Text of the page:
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Adventures in High School

Adventures in High School. A Student’s Guide to preparing for the 9 th grade year. Success in High School (more than just good grades)… Form relationships early with teachers—you’ll need an inside source

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Adventures in High School

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  1. Adventures in High School A Student’s Guide to preparing for the 9th grade year

  2. Success in High School (more than just good grades)… • Form relationships early with teachers—you’ll need an inside source • Familiarize yourself with the high school website—lots of great information for all sorts of topics • Organization--Keep an assignment notebook or an agenda, as well as a folder for each class with a “need-to-do” and an “already done” pocket • School is more than schoolwork—consider extracurricular activities and volunteer opportunities • (Colleges do!) • Check out job-related experiences—COOPs and internships • Monitor motivation—keep track of grades and check in with teachers periodically; Parents can also use Pinnacle Viewer • Start college in High School • 8. Choose a next step toward college—choose two possible colleges this year—avoid the senior year rush • (Source: “7 steps to stay ahead” by Brian Taylor)

  3. Begin with the end in mind… What college do you want to go to? What do you want to study? What kind of career goal(s) have you set for yourself? What kind of life do you want for your family?

  4. Preregistration Picking your classes for next year

  5. High School Schedule: --Students schedule 7 classes total—Choose classes with your future in mind --Each class lasts 45 minutes --Some upper level activity-based classes meet for two consecutive periods --Some classes change at the semester (Health, Comm. Apps., Keyboarding, etc.)

  6. A Quick, Important Definition: Credit: A credit is what you receive when you pass a full year of one subject. Passing one semester (or half a year) will earn you a ½ credit. EX: If you need 1½ credits of a class to graduate, you need to take (and pass) one year and one semester of that class. You need a total of 26 credits.

  7. Graduation Requirements: Page 4 in the Course Guide --4 years of each core subject (4 x 4) --more core classes translates to fewer electives, so more thorough planning is important

  8. Distinguished Plan: --Requires 3 years of a world language (Spanish, French, German) AND…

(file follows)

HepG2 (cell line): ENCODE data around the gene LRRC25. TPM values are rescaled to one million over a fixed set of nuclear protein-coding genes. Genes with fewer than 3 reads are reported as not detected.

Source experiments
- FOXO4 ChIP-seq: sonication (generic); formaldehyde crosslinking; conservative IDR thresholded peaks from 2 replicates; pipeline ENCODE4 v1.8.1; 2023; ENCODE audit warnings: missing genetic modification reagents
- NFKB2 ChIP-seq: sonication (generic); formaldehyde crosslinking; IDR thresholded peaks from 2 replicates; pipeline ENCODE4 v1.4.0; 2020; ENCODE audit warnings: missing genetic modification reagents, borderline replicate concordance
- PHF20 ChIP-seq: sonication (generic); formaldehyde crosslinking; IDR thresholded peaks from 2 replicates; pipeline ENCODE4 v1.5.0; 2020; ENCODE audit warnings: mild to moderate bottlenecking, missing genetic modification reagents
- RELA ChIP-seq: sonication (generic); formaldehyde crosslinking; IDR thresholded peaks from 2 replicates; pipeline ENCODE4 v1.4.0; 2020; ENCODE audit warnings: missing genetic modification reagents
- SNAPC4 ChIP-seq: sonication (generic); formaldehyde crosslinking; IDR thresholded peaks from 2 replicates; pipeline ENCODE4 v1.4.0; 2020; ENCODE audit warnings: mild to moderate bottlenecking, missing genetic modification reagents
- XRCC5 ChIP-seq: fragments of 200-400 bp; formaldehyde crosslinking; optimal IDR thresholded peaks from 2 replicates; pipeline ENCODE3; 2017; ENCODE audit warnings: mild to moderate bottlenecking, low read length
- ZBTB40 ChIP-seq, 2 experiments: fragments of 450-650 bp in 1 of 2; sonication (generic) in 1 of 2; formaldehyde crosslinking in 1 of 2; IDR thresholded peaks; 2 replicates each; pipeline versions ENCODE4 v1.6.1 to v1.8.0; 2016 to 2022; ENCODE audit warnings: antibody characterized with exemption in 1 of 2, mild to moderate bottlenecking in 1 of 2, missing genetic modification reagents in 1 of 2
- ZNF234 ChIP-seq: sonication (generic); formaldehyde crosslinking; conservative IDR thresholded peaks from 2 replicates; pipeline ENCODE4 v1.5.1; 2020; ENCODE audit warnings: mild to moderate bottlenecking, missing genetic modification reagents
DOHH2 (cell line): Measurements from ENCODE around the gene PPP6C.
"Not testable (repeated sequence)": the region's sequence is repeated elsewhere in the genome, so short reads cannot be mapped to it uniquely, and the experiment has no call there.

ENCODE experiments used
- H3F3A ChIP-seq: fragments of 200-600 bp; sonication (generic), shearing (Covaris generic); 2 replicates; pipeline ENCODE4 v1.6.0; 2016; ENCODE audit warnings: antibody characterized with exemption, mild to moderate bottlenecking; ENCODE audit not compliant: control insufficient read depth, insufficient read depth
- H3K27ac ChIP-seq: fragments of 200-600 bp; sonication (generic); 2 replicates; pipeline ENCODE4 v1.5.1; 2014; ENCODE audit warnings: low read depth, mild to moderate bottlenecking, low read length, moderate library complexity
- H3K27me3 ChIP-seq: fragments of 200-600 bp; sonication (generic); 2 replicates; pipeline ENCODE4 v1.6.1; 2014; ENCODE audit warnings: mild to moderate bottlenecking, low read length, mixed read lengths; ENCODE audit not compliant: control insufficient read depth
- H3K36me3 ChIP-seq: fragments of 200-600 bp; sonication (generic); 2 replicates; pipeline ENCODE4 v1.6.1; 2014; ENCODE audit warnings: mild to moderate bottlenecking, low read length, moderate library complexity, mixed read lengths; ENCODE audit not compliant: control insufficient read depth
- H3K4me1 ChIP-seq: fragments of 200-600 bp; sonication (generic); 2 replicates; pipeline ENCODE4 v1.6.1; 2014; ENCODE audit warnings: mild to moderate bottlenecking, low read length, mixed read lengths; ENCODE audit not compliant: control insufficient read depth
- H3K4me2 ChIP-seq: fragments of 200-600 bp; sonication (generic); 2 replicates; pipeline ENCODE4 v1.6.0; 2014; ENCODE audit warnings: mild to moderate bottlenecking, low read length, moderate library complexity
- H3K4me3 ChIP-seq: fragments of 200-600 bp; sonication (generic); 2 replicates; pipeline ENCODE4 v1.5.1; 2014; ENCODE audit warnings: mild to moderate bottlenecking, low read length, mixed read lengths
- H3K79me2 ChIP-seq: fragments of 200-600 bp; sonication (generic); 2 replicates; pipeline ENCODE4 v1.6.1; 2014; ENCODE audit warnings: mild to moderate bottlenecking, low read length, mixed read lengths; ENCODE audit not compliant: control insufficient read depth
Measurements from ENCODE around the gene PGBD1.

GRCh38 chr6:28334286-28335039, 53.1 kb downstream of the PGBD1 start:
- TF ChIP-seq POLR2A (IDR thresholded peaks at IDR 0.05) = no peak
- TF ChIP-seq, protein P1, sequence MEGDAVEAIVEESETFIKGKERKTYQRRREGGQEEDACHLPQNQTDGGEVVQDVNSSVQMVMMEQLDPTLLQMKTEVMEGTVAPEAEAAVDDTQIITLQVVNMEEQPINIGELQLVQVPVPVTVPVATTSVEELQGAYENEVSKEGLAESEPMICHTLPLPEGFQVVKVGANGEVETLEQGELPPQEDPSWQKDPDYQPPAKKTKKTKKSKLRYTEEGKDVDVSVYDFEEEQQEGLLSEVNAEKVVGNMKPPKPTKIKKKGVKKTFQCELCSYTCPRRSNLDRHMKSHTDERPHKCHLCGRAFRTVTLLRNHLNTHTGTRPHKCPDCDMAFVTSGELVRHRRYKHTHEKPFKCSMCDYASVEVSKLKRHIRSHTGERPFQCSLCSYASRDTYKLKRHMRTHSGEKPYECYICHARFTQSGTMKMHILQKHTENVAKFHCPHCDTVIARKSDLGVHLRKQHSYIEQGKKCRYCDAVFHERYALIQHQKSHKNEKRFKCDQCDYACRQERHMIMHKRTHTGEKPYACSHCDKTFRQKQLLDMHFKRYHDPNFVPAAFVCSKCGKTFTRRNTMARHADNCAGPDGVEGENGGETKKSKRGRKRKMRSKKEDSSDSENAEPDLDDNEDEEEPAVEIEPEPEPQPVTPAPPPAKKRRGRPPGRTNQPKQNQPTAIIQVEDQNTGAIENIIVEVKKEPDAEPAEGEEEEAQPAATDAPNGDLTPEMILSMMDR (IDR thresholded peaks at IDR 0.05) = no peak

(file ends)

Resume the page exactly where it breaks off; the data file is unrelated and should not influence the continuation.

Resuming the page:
9. Four Advanced Measures: A combination of four of the following: 1.AP Classes with scores of three or better on the AP exam or Dual Credit classes with a B or better. 2.National Merit Commendation (PSAT) 3.Tech Prep classes (only one counts toward the total) with a grade of B or better 4.A research project done through an independent study class

  10. Freshman Core Classes English: PreAP, GT or Regular English Math: Algebra 1, Geometry, PreAP Algebra I or PreAP Geometry Social Studies: PreAP, GT or Regular World Geography Science: PreAP or Regular Biology

  11. 8th Grade 9th Grade 10th Grade 11th Grade 12th Grade PreAP Language Arts PreAP English I PreAP English II AP-English III AP-English IV Language Arts English I English II English III English IV Courses Offered at Level English I (9) English II (10) English III (11) English IV (12) PreAP English I (9) PreAP English II (10) AP English III (11) AP English IV (12) Sequence of English Courses Gray boxes indicate required courses for graduation Courses must be taken one at a time, in order Students are not bound to stay on one track or another (ex. students can move into PreAP with teacher and parent approval.

  12. Sequence of Mathematics Courses 8th Grade 9th Grade 10th Grade 11thGrade 12thGrade PreAP Algebra I PreAP Geometry PreAP Calculus PreAP Algebra II Math 8 Algebra I Geometry Algebra II Precalculus 4th Year of Math TBA Math Models Algebra II AP Statistics AP Calculus AB/BC PreAP Geometry PreAP Algebra II PreAP Calculus PreAP Alg. I 4th Year of Math TPB Precalculus Geometry Algebra II Courses Offered at Level Algebra I (9) PreAP Algebra I (9) Geometry (9-10) PreAPGeometry (9-10) Algebra II (10-12) Pre-AP Algebra II (10-12) Mathematical Models (11) Precalculus (10-12) PreAP Precalculus (11-12) AP Statistics (10-12) AP Calculus AB/BC (11-12)

  13. Sequence of Science Courses AP Biology PreAP Biology PreAP Chemistry PreAP Physics AP Chemistry AP Physics Biology Chemistry Physics 4th year TBD N IPC N Chemistry N 4th year TBD One Credit must come from each area of science listed: Biology, AP Biology, Chemistry, AP Chemistry, or IB Chemistry Physics, AP Physics, or IB Physics And a fourth science credit from a higher level science course approved by the state.

  14. Sequence of Social Studies courses Sequence of Courses